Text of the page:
New Verdier Park facilities to be constructed New washrooms will be built in Verdier Park near the Mill Bay ferry terminal. The District of Central Saanich recently awarded the contract to Saanichton Developments for $71,645. The construction will be partially funded by an anonymous donation of $50,000. The building will be a simple, 240-sq.-ft. structure with two stalls, and will have a vandal-resistant design.
District of North Saanich Reminder To Residents of Advance Voting 3x3 Opportunities
North Saanich Voters are encouraged to take advantage of the Advanced Voting Opportunities listed below to avoid possible waiting times on General Voting Day. ADVANCE VOTING OPPORTUNITIES will be open to all qualified electors of the District of North Saanich on Wednesday, November 9, 2011 and Wednesday, November 16, 2011 between the hours of 8:00 a.m. and 8:00 p.m. at the following location: North Saanich Municipal Hall 1620 Mills Road GENERAL VOTING DAY will be open to qualified electors of the District of North Saanich on Saturday, November 19, 2011 between the hours of 8:00 a.m. and 8:00 p.m. at North Saanich Municipal Hall 1620 Mills Road. For more information please visit www.northsaanich.ca or contact Curt Kingsley, Chief Election Officer or Jackie Gretchen, Deputy Chief Election Officer at 250-656-0781 during regular office hours.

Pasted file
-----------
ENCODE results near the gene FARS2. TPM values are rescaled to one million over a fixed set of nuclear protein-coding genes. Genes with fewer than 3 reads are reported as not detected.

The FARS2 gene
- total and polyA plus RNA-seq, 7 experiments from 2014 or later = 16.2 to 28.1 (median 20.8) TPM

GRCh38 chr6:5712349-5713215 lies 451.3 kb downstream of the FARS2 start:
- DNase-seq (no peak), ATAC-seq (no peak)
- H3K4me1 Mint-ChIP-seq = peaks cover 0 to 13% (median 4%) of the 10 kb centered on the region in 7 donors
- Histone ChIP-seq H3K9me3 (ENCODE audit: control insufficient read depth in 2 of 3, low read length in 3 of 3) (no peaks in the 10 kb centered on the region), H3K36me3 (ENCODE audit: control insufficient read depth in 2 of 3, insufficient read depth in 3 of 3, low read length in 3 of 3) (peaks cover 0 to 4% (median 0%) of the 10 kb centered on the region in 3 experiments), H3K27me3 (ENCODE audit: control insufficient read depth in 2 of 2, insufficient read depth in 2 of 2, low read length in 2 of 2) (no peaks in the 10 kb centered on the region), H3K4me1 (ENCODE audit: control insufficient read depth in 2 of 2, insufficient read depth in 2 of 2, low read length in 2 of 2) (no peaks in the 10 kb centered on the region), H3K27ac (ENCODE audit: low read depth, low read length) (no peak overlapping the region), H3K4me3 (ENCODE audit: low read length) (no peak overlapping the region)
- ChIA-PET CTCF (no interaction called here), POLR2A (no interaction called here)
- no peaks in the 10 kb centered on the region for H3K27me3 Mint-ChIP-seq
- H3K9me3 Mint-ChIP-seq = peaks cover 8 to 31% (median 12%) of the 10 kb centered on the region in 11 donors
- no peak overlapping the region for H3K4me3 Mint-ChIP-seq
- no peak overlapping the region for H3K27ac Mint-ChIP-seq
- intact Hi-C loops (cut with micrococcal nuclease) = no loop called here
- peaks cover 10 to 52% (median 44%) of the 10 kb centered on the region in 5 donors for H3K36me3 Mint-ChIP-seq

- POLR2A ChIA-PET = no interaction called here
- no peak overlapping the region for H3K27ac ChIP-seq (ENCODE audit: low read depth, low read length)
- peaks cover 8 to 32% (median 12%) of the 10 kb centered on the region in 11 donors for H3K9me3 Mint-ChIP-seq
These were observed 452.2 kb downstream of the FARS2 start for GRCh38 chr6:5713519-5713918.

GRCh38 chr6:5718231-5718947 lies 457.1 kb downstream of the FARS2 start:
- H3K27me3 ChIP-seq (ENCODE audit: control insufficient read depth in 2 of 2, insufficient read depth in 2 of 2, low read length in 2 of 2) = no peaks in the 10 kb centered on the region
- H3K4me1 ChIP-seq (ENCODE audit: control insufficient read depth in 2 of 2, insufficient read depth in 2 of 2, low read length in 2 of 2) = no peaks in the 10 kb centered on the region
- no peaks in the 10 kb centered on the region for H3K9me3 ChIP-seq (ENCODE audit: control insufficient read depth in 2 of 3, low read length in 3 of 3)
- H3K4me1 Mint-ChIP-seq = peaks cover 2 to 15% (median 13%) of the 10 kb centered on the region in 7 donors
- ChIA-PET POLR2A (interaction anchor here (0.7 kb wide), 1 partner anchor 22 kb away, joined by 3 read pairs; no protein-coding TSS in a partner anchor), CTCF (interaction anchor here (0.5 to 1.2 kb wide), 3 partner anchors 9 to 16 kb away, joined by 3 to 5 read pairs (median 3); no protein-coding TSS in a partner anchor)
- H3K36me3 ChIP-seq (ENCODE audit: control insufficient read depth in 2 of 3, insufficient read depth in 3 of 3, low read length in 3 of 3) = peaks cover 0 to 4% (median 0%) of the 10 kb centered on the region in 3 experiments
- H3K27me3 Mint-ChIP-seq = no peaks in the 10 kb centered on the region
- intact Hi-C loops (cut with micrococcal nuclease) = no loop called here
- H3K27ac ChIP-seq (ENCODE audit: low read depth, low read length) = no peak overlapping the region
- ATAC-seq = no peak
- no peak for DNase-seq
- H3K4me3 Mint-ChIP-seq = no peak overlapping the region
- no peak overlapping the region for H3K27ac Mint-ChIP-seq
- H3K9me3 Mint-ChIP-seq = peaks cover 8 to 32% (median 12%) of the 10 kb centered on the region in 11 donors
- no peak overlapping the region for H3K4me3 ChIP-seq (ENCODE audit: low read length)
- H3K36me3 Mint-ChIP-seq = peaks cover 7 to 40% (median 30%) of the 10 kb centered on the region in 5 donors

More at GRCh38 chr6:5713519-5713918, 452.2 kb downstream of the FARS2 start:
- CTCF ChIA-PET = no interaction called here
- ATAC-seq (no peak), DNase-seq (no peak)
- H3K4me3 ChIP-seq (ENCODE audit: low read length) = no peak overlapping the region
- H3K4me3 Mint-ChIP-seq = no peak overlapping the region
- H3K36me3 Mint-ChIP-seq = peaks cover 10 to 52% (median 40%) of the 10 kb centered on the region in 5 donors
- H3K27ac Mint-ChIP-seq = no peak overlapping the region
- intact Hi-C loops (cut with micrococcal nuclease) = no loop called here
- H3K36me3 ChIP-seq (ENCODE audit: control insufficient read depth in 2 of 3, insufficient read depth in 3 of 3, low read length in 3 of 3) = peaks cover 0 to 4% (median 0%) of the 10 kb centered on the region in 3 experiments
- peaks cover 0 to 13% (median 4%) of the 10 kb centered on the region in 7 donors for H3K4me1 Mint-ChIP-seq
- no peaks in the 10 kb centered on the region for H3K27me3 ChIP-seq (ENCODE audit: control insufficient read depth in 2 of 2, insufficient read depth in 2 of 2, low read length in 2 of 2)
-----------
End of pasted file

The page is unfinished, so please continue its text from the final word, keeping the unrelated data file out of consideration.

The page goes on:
dist of nsaan
Have a voice in Sidney’s future! This election year we have been so fortunate to have eleven excellent people who have offered to give their time to sit on the Town of Sidney council or act as Mayor.
Mayor candidates: Jack Barker and Larry Cross Council candidates: Marilyn Loveless Mervyn Lougher-Goodey Steve Price Melissa Hailey Lois Weaver Michael Barwick Garry Crispin Tim Chad Kenny Podmore